Elizabeth Moss captures the singularity of writer Shirley Jackson. Couples collide and imagination and reality blur in the manner of Jackson’s fiction in Josephine Decker’s intense psychodrama.

plus reviews of

Television of the month

plus reviews of

Home cinema features

Our Home Cinema section

Play for Today Volume 1

Memorable plays, dazzling careers, bruising controversies – has any UK drama series had as much impact as Play for Today? Reviewed by Robert Hanks.

Rediscovery: Eve + Mademoiselle

Two monochrome classics of the high-60s transnational art film make ideal showcases for Jeanne Moreau’s electrifying presence. Reviewed by Kate Stables.

Lost and found: Pretty Polly

Shashi Kapoor and Hayley Mills make for an endearingly charming couple in Guy Green’s Singaporeset 1960s Noël Coward adaptation. By Phuong Le.

plus reviews of

  • After the Fox
  • Circus of Horrors
  • CzechMate: In Search of Jirí Menzel
  • The Guinea Pig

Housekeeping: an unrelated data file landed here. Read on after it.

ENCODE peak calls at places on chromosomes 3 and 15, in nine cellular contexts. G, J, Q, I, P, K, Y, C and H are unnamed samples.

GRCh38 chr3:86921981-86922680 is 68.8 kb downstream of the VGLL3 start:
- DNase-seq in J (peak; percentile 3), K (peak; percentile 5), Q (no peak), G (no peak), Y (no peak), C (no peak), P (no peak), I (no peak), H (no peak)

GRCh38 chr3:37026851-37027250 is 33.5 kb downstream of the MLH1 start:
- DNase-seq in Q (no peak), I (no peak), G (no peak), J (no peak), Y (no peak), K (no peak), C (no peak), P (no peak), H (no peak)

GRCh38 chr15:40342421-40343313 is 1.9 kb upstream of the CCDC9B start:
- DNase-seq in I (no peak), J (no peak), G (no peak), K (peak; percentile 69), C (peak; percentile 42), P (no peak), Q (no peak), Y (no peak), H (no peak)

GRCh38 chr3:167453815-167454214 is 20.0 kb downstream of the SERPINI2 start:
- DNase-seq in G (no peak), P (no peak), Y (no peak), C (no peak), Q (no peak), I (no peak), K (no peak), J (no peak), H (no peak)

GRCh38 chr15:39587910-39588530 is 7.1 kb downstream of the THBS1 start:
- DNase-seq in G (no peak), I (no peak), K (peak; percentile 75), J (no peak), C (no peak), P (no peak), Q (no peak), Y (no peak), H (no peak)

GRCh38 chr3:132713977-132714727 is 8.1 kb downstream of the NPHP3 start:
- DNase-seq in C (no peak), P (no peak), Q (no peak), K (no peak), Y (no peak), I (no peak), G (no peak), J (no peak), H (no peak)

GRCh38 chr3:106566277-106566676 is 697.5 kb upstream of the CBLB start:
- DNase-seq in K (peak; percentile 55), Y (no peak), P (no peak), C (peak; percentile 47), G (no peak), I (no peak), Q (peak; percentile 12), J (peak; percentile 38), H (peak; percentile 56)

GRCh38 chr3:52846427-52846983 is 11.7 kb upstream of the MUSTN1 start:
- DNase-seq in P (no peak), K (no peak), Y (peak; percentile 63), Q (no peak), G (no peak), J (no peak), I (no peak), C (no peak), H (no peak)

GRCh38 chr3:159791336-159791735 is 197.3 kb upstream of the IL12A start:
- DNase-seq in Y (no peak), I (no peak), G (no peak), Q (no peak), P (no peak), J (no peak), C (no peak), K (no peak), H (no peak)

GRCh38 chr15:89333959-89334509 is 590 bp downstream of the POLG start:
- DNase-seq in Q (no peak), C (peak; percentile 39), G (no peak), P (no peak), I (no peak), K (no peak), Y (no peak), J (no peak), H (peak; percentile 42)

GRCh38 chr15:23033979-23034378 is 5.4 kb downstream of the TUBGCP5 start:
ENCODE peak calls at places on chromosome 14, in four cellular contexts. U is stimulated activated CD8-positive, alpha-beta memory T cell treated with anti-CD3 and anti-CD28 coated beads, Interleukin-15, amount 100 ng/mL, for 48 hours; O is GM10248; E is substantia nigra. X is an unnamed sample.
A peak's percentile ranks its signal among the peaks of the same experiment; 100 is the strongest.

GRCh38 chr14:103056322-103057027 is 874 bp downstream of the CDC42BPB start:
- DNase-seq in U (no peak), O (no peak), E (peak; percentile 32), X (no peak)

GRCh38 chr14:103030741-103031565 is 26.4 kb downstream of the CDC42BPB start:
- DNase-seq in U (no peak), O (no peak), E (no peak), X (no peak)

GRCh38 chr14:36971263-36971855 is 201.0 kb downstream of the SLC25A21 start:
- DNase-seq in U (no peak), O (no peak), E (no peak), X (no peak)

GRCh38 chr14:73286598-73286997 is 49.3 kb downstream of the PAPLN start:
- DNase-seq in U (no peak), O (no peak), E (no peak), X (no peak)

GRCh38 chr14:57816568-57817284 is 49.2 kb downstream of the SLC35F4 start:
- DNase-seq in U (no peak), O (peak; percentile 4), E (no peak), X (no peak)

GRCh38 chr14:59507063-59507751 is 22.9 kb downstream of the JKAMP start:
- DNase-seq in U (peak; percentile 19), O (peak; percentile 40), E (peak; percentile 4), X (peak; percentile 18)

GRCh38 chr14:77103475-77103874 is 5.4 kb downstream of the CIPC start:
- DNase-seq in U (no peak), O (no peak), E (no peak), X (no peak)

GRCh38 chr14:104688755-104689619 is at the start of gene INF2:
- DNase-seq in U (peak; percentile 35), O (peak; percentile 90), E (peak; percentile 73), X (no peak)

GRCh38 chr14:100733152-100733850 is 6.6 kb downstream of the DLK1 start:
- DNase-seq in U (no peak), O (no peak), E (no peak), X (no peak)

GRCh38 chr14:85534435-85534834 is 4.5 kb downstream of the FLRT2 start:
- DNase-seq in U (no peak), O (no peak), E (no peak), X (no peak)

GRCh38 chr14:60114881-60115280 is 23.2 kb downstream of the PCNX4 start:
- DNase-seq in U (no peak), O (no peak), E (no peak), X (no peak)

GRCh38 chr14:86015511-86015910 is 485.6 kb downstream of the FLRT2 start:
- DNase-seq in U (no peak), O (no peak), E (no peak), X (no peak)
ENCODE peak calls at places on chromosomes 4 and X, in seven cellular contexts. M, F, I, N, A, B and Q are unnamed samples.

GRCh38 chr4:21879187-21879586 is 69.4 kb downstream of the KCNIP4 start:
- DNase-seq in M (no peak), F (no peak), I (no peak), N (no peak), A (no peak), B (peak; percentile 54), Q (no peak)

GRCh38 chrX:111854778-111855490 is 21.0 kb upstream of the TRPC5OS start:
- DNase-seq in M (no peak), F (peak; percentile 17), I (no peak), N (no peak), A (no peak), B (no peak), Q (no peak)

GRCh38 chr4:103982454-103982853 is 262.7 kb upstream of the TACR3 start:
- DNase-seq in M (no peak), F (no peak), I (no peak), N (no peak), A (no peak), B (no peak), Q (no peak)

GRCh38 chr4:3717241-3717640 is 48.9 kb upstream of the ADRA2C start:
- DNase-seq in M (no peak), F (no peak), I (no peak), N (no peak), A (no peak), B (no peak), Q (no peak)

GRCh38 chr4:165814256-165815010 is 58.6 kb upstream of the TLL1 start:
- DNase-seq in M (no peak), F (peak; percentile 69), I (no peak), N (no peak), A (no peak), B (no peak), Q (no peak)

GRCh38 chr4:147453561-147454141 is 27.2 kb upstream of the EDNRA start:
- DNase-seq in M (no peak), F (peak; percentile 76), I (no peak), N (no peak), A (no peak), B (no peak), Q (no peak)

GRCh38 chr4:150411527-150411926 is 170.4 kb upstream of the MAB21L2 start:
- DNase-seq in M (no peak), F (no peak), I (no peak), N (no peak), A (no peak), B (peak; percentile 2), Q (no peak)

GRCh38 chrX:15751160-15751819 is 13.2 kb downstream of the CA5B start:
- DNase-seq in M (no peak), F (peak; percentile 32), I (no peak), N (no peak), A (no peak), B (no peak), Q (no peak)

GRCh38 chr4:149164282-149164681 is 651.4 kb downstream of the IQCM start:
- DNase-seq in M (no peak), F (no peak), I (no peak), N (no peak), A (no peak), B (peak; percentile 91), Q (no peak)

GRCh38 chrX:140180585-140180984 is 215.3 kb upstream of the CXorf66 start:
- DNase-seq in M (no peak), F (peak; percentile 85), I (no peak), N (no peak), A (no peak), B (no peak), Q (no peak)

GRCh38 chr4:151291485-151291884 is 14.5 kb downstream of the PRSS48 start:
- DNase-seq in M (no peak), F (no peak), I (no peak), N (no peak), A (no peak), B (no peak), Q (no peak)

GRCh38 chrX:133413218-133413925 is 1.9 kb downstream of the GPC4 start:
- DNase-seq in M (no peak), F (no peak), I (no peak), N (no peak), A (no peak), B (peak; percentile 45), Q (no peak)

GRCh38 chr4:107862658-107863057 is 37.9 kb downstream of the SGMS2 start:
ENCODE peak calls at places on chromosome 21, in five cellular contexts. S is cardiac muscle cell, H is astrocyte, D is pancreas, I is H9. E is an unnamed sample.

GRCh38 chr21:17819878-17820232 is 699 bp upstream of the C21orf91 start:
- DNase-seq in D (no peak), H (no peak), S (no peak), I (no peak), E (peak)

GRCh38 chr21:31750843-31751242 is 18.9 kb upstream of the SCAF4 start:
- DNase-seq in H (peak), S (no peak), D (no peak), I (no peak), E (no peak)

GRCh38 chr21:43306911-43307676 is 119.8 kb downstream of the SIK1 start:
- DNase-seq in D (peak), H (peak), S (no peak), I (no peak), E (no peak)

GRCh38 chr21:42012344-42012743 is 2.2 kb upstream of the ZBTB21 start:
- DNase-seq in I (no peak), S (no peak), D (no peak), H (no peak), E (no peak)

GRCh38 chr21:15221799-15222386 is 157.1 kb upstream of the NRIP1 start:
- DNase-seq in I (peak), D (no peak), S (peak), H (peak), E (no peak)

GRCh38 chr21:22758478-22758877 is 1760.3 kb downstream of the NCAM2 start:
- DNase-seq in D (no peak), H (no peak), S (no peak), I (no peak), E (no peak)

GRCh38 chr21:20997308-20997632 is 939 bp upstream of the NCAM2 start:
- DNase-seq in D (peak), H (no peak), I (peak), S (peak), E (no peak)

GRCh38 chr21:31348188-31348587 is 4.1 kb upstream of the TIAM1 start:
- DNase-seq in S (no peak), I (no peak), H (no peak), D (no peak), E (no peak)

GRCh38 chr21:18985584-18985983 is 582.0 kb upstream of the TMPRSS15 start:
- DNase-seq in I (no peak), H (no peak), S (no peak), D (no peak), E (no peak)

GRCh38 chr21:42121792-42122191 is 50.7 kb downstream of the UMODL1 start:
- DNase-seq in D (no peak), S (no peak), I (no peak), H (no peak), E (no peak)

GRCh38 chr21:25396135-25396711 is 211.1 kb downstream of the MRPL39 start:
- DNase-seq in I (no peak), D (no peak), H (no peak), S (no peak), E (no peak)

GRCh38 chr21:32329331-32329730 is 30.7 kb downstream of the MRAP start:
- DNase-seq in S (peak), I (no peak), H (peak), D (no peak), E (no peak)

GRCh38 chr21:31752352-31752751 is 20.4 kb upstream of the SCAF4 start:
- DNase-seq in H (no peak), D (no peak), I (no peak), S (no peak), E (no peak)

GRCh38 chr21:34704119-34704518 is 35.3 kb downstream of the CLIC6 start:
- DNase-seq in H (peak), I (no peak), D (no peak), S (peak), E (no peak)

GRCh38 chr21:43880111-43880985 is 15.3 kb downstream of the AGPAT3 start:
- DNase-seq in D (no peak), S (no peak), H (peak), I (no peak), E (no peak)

• L’important c’est d’aimer
  • Ragtime
  • Toto the Hero


Our Books section

Paul Thomas Anderson: Masterworks by Adam Nayman (Abrams & Chronicle Books) reviewed by Tom Charity

Phantom Lady: Hollywood Producer Joan Harrison, the Forgotten Woman Behind Hitchcock by Christina Lane (Chicago Review Press) reviewed by Pamela Hutchinson


  • Tenet, Memento and Christopher Nolan’s lost lessons in clarity
  • Myths of Charles Lindbergh
  • Linda Manz’s forgotten turn in Joseph’s Daughter (Mir reicht’s ich steig aus)
  • Unmentioned oddities on Eureka’s latest Buster Keaton Blu-ray box set
  • Diversity in British-set European horrors of the 1960s
Our Endings section



However clumsy the horror classic’s coda might appear today, it’s hard to believe Alfred Hitchcock didn’t have his tongue in his cheek all along. By Anne Billson.